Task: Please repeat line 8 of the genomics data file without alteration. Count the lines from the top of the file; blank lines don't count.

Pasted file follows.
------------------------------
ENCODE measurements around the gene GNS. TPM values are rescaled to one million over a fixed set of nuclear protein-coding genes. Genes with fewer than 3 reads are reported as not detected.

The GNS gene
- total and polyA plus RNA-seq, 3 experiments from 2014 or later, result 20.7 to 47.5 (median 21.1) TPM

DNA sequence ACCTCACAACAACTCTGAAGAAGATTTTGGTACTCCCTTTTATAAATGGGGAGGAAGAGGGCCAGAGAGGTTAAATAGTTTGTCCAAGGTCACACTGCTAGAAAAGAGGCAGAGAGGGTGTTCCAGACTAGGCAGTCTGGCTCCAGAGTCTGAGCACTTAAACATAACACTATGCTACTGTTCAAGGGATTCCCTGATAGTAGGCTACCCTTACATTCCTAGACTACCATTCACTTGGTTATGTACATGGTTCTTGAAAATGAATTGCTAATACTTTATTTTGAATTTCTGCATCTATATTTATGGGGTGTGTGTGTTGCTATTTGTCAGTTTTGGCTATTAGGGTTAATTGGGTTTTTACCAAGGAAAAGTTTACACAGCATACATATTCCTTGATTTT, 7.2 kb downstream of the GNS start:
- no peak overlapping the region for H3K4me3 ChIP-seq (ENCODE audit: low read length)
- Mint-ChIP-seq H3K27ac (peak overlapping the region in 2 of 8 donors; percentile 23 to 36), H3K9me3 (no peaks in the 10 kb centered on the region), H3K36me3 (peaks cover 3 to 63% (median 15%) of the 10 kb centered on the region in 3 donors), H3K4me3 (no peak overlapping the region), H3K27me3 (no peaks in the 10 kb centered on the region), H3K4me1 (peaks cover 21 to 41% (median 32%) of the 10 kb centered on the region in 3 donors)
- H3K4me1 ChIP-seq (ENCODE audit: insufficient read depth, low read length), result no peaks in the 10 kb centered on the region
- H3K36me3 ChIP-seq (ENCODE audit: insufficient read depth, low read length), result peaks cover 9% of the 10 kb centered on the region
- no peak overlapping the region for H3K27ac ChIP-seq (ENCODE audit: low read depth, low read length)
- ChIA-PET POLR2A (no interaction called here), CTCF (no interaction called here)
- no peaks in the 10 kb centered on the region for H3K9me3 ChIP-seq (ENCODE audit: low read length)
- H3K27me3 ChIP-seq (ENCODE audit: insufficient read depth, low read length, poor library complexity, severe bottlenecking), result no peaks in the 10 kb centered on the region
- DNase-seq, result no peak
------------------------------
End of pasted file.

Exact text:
- H3K36me3 ChIP-seq (ENCODE audit: insufficient read depth, low read length), result peaks cover 9% of the 10 kb centered on the region